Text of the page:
Stephen and I both come from the Black community, which has lived on the underside of imperial progress and is well acquainted with frugal innovation, which we commonly call “making a way out of no way” — hence the title of the book.

So from these questions that we had to the small gatherings that we had to the accelerator program and our own lived experiences, we were inspired to write “A Way out of No Way,” because we don’t need any more innovation that gives economic opportunities that benefit just an elite minority.

We want this book to be pretty much a blueprint and a guide to practicing the type of innovation that addresses individual and systemic inequalities that fit the plight of everyday people, not the elite few.

F&L: In your view, what disqualifies something from actually being Christian innovation?

KRD: There are innovative and entrepreneurial endeavors that have nothing to do with the lived experience and the plight of people who are disenfranchised, who are socially vulnerable, who have minimal resources. These types of innovation just didn’t meet what we see as coming from being rooted in Jesus’ teachings and sticking to “the least of these.”

There are a lot of people who are seen as Christian innovators, but a lot of times, they primarily exist to either help their institutions navigate the cultural shifts or to change their institutions to be relevant and responsive to changes in society. So in these cases, innovation is a practice for Christians for the primary benefit of the institutions, their traditions and their programing.

While there is definitely importance in this type of innovation, given all the challenges that people and religious institutions have faced, especially over the past several years, this is insufficient to be understood as Christian innovation.

I think it’s a misconception that if Christian leaders effectively navigate their institutions through these difficult challenges and keep their institutions and people intact or they successfully transfer the institutions, that they’re deemed innovative. Yes, they may be deemed innovative, but when we’re talking about Christian innovation in particular, in our book we advocate for what’s rooted in Jesus’ teachings about God’s preferential starting place — to benefit the disenfranchised, socially vulnerable, underresourced and undervalued.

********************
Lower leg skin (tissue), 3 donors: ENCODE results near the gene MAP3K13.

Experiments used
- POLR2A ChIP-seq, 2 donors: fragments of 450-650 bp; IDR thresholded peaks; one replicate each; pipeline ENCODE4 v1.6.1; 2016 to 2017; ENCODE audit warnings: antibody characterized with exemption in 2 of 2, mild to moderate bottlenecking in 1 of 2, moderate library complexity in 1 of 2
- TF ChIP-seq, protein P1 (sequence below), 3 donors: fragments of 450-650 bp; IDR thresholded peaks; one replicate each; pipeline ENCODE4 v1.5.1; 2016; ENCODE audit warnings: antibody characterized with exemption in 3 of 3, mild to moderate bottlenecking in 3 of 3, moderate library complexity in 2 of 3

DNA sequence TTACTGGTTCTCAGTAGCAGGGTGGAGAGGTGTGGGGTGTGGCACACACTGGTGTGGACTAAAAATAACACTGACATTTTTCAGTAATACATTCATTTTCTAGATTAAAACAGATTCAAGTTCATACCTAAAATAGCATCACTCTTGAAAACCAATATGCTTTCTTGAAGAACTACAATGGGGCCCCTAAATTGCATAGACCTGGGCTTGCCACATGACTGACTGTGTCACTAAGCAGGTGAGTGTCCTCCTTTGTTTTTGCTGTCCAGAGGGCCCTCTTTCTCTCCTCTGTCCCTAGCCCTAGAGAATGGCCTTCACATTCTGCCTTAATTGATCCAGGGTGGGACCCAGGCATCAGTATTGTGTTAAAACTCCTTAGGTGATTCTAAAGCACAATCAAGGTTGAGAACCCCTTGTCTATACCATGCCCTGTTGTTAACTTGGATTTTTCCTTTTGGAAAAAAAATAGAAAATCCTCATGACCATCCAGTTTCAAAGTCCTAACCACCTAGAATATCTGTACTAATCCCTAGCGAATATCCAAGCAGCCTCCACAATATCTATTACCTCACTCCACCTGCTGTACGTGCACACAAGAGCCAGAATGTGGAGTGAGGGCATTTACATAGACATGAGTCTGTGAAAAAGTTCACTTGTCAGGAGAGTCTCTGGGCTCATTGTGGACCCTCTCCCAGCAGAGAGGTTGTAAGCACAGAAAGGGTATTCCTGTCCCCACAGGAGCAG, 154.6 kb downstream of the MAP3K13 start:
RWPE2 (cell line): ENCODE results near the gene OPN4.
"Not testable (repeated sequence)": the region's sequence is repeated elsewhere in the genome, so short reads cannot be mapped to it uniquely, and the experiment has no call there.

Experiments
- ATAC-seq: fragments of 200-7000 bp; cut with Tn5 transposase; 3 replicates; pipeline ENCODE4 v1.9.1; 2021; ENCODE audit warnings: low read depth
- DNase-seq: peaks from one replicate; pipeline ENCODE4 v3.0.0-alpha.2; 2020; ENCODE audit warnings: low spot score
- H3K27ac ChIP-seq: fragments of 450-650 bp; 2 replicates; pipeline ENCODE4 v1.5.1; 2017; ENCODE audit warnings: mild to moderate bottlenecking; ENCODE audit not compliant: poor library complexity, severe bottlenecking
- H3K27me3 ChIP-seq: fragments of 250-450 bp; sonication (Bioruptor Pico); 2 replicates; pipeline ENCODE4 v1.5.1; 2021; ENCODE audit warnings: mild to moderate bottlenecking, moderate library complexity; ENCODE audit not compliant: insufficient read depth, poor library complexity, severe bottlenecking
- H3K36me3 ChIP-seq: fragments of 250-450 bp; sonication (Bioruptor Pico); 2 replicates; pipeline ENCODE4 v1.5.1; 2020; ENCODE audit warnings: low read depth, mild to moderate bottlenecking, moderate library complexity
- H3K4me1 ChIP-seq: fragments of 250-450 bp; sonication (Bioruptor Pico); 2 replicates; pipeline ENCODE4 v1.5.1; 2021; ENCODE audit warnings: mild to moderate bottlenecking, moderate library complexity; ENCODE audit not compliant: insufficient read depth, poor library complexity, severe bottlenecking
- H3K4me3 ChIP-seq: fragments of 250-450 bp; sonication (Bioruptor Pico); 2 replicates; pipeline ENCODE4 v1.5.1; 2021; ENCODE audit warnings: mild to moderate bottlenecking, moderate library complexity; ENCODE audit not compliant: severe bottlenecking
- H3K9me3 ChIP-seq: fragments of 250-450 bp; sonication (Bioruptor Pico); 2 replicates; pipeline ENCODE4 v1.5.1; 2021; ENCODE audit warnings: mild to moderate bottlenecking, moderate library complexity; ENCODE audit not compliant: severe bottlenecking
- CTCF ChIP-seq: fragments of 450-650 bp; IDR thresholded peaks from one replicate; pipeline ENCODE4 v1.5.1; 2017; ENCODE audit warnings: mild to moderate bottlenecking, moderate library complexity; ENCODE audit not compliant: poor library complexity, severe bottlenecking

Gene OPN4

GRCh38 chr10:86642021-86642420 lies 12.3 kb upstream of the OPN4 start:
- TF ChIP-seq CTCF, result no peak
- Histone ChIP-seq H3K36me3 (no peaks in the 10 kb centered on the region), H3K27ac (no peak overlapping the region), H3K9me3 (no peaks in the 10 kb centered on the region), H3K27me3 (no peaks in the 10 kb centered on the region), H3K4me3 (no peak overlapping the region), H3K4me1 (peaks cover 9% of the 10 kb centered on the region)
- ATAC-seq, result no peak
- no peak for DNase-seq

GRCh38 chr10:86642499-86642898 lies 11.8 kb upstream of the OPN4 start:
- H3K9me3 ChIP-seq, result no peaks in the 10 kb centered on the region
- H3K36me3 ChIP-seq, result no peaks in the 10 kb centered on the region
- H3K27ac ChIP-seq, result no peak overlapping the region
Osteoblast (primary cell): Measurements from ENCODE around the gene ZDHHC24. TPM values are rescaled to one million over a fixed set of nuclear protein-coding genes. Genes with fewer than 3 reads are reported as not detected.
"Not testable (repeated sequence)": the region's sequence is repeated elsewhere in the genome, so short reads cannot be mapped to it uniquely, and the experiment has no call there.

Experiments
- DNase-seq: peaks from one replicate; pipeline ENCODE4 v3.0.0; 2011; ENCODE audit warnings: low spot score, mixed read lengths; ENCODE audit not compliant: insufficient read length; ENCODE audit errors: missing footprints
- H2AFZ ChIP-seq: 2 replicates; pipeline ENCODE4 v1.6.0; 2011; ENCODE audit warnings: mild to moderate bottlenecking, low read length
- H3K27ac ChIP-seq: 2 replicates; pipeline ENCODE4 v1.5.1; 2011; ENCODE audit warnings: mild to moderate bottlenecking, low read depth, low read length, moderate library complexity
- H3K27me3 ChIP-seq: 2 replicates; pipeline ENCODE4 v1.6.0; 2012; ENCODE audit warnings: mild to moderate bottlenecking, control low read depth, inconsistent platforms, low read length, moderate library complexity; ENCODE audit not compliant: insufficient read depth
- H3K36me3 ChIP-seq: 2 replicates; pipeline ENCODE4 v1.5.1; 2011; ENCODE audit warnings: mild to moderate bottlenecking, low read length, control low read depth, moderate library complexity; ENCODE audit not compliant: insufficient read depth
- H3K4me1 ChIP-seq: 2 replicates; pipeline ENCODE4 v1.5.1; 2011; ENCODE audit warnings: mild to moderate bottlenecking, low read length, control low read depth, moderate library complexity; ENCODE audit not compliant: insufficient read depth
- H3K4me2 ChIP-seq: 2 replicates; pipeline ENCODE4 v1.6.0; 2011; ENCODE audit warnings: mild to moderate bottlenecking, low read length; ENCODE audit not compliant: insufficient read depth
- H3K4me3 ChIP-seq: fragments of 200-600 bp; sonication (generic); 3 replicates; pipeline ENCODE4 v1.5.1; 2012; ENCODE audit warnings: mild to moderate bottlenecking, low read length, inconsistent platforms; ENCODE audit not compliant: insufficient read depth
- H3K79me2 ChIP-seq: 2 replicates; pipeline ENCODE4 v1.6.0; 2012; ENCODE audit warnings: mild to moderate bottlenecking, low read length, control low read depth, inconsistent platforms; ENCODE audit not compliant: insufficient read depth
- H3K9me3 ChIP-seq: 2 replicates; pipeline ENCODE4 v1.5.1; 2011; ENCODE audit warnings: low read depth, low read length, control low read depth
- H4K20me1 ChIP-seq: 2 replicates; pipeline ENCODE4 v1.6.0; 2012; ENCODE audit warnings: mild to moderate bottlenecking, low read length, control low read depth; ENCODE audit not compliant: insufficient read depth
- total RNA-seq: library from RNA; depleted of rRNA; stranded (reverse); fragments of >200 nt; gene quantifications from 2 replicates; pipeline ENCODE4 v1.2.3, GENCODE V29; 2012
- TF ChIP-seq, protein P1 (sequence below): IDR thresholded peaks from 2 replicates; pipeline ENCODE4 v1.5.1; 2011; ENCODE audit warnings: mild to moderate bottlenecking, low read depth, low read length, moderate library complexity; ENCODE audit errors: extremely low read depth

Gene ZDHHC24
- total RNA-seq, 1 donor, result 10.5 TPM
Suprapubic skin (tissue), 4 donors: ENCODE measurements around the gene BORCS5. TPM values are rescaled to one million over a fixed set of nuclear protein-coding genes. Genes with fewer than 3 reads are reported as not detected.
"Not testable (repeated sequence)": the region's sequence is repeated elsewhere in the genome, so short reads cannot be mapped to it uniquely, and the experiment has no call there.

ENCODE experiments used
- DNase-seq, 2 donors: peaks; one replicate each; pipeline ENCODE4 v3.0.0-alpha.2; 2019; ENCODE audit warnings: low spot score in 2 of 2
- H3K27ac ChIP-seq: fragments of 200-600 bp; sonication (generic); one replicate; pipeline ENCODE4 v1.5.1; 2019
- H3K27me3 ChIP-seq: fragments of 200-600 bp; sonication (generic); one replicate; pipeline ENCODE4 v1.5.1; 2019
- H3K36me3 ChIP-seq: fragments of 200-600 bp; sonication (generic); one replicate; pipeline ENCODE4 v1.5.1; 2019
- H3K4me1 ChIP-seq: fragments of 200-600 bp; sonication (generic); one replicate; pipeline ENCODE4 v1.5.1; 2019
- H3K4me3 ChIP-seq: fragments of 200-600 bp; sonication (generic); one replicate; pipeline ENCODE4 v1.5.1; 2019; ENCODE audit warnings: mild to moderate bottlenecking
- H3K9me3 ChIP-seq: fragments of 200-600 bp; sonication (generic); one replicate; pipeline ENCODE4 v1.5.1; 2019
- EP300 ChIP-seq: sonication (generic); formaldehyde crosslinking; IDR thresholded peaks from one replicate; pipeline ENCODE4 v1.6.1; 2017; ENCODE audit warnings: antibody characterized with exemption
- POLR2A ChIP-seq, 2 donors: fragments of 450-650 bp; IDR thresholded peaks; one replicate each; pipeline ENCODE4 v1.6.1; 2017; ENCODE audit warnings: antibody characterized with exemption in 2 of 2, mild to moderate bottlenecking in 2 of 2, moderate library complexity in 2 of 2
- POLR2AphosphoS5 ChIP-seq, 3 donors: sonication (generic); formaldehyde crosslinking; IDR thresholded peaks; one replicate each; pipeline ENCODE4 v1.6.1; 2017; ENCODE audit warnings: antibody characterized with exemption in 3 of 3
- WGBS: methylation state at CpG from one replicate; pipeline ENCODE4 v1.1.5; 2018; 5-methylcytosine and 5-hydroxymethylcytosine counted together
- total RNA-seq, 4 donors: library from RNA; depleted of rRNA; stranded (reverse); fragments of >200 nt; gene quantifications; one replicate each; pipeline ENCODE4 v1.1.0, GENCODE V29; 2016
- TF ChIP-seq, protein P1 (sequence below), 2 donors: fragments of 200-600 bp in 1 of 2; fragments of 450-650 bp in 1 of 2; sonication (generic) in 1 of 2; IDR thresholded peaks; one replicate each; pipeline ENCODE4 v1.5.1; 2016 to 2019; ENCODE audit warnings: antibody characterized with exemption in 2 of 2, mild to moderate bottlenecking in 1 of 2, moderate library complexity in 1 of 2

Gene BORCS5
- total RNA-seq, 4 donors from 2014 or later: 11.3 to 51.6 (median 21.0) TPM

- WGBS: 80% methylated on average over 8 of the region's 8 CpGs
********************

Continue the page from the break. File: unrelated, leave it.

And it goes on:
F&L: What are some models you’ve found that are truly Christian innovation?

KRD: If we’re talking about people who are doing innovation rooted in addressing these particular communities, that might be someone like Kit Evans-Ford, who went through the accelerator program in 2017 that Stephen and I co-founded.

She developed and launched and has a thriving business that she calls her ministry that is rooted in addressing women who are survivors of domestic violence and abuse. Her business ties into her own story and into her ancestors’ stories and is helping create a healing community for these women who have often been overlooked and who have just been trying to survive.

She is giving them a place and a space to thrive, giving them an opportunity to create some economic value by employing these women, giving them free services to help them heal as they move through their journeys. So whether that’s spiritual reflection or therapy or a chiropractor or coming together and having some studies with one another, she is providing this community center, and she’s providing a place to employ these women.

That’s one example. There are six steps in the book about how to do Christian innovation, and she’s tied to the last step, which we name “Do it,” when you’re actually implementing your solution. That’s the very last step. She has gone through all the steps, and she is doing the work for the benefit of a particular community.

lotion bottles
Bottles of lotion from Kit Evans-Ford’s business, Argrow’s House of Healing and Hope.

Or another example might be LivFul, which was co-founded by Hogan Bassey, who is a Nigerian-born man who was experimenting with a solution to a problem that his particular community faced, which was malaria.

He had been infected with malaria four or more times by the time he was 10 years old, and so he started testing out an insect repellent that soon became the seed for LivFul, which initially offered this award-winning insect repellent to heal his community and also provide them with an opportunity to have access to it, because repellents were [not readily accessible] to them at the time.

He provided easy access to this insect repellent so that he could save lives and hopefully help people flourish. LivFul offers a lot more now, but that’s just a little highlight.

F&L: What do you hope readers would learn from the book?

KRD: We hope that through this book people are able to have concrete steps they can take and practices they can engage in to help them identify their next most faithful step in exploring innovation.